My Trip to The Vagina Museum

Recently a friend and I decided to have a day out in Camden and visit The Vagina Museum “the world’s first ever bricks and mortar museum dedicated to vaginas, vulvas and the gynaecological anatomy”. I first became aware of this wondrous place last year in 2019, when they were crowd-funding to get their first permanent premises after running pop ups since 2017. I had been wanting to go for ages so once I found a willing comrade, off we went.

It took us a little while to find it – I don’t know my way around Camden all that well, and in the end we asked a very helpful security man who had clearly been asked “excuse me, could you tell us where the Vagina Museum is, please?” more than once that day already! Finally, we found it!

Upon entering I was drawn to the books on sale in the “gift shop” area – I love a good book, and I particularly love a good book about feminism and vaginas. I also spotted several from my own collection, which was reassuring. I will come back to the items on sale – they are amazing – but I want to talk a little about the exhibition itself.

It is very small – however, what it lacks in size it more than makes up for in knowledge, information and vagina-friendly fun facts! They are currently running their “Muff Busters: Vagina Myths and How to Fight Them” exhibition. Although I was aware of a lot of myths and misconceptions surrounding vulvas and what they do, I was shocked to see that apparently, there is a belief amongst some that douching with Coke after sex can prevent pregnancy! I tried and thankfully failed to imagine what that must actually feel like – where on earth did such a bonkers myth come from?! I’ve seen videos where Coke can strip chrome off a car bumper – imagine putting that inside your vagina?! Argh!

Another thing that struck me soon after arriving was the use of inclusive language – not all vagina-owners identify as female, and not all those who identify as female necessarily have vaginas – so I thought that the use of language in describing vagina-owners was spot on. I also liked the format of the exhibition: each display had the myth at the top, and the facts explained clearly underneath, with either illustrations or objects (or both) to help explain what the text described. The language was honest and easy to follow, as were the diagrams.

It’s also worth mentioning that we went to the museum on a freezing cold Tuesday in February, and it was still pretty busy! This, in my opinion anyway, can only be a good thing, if there are still so many vagina-owners out there who don’t understand or know about their own bodies, or are at the very least simply curious to find out more.

I recently had a conversation with a child-minder friend of mine, not long after my visit to the museum, about how we still give silly, infantile pet-names to our children’s genitals, which in reality serves no purpose other than to make the adults feel less uncomfortable discussing those body parts with their children. My friend went on to add that she knew of cases where children had been suffering abuse but did not even have the correct language to describe what was being done to them, because they did not know the correct names of the body parts involved. This may seem a very shocking link to make between naming our body parts correctly and abuse, but this is a very good reason as to why it is so important to know and understand our bodies as much as we possibly can.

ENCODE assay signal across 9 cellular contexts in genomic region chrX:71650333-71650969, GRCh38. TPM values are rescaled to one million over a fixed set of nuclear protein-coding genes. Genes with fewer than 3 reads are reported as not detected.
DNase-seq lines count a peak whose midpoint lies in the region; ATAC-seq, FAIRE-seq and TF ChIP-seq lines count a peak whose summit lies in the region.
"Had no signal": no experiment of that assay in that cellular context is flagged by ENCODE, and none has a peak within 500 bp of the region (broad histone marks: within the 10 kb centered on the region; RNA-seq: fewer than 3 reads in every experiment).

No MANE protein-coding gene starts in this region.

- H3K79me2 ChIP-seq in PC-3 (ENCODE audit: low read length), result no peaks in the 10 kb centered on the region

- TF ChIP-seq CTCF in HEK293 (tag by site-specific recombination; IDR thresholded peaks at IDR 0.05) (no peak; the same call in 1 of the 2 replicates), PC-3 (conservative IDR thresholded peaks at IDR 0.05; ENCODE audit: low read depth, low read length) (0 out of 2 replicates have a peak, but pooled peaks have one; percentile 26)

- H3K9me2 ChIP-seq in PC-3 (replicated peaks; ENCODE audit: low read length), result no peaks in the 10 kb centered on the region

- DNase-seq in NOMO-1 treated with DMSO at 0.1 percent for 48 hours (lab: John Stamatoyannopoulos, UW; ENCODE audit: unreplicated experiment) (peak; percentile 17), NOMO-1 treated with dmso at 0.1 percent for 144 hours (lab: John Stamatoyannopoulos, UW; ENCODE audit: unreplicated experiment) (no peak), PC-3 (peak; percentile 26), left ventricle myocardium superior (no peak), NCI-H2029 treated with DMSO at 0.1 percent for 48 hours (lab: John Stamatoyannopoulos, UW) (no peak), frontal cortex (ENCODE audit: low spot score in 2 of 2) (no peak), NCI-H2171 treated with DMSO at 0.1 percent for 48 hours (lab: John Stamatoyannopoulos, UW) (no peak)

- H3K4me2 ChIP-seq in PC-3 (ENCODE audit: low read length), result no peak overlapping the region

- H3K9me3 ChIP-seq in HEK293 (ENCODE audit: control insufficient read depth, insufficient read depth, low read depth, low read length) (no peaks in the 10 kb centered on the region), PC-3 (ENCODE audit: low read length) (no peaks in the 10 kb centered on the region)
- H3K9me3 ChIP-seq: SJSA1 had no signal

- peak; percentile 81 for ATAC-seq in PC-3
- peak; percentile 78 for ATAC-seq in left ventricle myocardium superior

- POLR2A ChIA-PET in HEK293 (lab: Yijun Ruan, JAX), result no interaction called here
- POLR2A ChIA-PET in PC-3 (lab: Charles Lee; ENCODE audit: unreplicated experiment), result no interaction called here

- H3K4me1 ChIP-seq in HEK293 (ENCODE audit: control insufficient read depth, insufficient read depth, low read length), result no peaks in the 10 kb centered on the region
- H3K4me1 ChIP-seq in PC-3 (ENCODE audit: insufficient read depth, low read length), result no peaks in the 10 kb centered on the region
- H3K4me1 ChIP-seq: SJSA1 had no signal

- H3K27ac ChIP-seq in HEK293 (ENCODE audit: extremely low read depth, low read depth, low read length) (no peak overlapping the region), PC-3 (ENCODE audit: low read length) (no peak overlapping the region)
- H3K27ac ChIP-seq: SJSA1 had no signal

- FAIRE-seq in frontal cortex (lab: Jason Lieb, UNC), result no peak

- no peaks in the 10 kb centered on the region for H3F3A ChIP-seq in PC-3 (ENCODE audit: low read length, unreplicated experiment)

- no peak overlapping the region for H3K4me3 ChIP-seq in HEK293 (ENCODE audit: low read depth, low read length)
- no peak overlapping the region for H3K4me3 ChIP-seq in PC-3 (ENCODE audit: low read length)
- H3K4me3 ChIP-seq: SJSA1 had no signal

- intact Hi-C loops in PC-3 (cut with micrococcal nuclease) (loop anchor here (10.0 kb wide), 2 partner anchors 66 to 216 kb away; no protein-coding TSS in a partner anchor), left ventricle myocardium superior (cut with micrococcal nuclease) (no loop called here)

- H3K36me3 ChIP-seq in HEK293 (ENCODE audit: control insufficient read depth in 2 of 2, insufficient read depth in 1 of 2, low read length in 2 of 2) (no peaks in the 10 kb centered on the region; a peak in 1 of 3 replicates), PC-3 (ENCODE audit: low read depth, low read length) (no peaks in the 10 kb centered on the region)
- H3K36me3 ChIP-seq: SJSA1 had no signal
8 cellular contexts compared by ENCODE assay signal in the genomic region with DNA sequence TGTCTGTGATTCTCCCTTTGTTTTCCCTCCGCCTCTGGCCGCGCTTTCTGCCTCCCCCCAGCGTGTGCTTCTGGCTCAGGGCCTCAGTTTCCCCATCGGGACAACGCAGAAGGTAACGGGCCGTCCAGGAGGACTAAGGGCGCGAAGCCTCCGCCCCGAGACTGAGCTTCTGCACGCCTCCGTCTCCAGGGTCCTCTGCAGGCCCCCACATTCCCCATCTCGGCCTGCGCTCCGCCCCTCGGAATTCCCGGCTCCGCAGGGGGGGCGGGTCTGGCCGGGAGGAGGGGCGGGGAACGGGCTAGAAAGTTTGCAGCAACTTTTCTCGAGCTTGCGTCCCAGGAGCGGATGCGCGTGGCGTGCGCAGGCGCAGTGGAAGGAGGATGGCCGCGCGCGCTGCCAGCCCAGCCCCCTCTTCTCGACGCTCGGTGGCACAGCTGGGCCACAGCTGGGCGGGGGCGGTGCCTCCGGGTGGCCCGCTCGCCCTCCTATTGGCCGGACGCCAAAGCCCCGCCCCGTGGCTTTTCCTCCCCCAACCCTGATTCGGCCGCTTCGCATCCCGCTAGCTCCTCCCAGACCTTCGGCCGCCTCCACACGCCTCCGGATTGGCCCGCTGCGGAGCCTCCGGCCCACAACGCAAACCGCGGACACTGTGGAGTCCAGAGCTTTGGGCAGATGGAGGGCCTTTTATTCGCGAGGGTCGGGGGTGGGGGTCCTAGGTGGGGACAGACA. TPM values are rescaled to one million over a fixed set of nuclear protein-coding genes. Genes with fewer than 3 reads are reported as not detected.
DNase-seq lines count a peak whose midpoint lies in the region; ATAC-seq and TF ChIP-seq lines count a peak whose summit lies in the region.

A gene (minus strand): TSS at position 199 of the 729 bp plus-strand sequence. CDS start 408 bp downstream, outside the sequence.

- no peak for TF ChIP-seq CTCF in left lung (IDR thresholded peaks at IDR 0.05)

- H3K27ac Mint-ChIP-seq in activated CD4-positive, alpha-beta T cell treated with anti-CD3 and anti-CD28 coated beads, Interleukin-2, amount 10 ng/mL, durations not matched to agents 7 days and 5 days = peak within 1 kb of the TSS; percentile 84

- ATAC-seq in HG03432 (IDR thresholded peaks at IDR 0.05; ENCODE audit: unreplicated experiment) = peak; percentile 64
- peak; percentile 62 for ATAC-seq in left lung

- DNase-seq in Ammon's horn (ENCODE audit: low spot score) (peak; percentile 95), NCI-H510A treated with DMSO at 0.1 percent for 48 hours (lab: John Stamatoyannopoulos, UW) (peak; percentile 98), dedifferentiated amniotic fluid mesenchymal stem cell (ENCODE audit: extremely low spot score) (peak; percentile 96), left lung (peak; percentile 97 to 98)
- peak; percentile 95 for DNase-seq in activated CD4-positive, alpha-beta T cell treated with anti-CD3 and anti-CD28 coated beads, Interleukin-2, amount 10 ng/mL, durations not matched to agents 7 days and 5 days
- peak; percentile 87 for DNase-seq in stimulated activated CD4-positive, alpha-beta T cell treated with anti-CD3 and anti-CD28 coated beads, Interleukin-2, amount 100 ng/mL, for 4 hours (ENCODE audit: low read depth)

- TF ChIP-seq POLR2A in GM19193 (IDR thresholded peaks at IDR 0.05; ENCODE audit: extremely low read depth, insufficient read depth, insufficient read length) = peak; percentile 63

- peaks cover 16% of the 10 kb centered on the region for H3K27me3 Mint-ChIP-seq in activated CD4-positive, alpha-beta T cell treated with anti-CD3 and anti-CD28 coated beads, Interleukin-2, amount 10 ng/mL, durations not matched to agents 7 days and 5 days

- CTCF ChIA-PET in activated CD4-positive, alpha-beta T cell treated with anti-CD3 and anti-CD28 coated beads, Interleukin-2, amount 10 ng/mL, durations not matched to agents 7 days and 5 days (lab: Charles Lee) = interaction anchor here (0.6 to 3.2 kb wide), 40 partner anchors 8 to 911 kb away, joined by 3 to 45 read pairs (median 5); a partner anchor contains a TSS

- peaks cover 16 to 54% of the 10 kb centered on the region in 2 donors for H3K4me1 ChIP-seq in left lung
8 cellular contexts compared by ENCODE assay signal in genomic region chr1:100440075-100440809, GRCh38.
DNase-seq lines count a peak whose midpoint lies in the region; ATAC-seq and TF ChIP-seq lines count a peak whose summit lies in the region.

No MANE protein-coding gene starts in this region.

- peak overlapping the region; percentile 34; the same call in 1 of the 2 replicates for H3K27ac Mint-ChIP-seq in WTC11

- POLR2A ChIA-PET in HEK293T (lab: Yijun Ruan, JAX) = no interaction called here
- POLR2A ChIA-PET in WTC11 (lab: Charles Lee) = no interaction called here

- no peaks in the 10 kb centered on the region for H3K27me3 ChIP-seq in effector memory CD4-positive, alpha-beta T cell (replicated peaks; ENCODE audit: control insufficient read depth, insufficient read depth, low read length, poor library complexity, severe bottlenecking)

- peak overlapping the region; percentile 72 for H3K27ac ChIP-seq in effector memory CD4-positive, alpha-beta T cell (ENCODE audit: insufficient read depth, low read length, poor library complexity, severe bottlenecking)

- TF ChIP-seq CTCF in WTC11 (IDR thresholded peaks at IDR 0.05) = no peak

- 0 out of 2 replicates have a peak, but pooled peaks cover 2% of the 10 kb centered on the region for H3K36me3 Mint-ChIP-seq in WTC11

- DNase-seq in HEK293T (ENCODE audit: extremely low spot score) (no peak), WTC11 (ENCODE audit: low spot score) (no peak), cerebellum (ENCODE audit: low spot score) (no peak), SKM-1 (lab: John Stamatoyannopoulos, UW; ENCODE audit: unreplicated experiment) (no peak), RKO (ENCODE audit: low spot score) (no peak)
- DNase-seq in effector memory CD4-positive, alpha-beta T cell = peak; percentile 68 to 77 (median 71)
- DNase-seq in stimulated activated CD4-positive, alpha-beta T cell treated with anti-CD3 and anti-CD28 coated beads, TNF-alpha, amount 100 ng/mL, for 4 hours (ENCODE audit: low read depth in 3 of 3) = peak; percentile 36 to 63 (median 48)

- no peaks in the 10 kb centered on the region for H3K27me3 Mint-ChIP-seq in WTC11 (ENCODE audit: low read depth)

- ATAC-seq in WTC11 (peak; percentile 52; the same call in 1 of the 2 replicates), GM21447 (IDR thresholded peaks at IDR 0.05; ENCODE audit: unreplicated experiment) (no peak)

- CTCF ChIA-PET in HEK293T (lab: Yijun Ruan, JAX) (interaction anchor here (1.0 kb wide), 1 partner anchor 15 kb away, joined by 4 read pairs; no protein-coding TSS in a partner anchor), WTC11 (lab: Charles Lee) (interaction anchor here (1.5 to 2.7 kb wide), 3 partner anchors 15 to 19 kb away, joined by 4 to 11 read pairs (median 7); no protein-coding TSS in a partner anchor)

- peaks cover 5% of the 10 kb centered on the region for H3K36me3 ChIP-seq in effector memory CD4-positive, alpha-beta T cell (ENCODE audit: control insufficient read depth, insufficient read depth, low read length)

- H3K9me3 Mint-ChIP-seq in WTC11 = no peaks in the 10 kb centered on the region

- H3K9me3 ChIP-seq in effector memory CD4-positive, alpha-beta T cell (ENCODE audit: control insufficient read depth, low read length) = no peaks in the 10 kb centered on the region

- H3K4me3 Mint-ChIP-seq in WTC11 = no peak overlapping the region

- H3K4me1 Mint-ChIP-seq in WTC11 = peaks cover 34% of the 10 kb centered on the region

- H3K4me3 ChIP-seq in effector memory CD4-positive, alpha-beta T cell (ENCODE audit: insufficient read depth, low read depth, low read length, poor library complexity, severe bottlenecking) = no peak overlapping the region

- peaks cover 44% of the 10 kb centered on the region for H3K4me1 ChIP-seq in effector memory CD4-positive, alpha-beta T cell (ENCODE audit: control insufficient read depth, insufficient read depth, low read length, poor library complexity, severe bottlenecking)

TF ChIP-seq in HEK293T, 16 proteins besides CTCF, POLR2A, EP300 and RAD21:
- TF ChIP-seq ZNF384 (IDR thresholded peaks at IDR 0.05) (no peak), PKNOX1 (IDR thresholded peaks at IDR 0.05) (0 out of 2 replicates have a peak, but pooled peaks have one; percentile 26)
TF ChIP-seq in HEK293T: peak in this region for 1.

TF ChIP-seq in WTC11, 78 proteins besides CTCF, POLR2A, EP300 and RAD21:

Back to the museum, and the gift shop! So, as I mentioned earlier there were loads of awesome books on sale – all about vaginas and gender and feminism and all those wonderful things. They also had an impressive selection of vagina necklaces and earrings, which I was not expecting, but delighted to see all the same! There was a wide range of posters, postcards, prints and all manner of gift shop fodder all celebrating the mighty minge. There was also a “Mould Your Own Vagina” kit! I didn’t want to lug a bucket of plaster around with me for the rest of our day out, but I fully intend to get this kit and have a go at immortalizing my vulva for all eternity – I may even sell such a piece of art to a worthy collector!

I’m not really sure what I was expecting to see at the Vagina Museum – apart from a lot of vaginas, really. I was really impressed with how well researched and presented the whole exhibition was, and I left wishing that something like this had been around when I was a teenager. All the bullshit we swallow growing up about what our genitals should look like, about how they’re gross and we shouldn’t talk about them, and we certainly mustn’t enjoy having them – that’s taken me years to unlearn. I hope that places like the Vagina Museum help to open up these conversations and keep them going, to keep breaking down those barriers of shame and stigma and help vagina-owners see that they are not dirty or gross or strange, and that vaginas and vulvas are all different, and that’s ok!

I did take a few photos but you should really go and check it out for yourself – whether or not you have your own vagina! Here’s a few images that don’t give the game away too much. If you enjoyed reading this blog, please hit the “Like” button!


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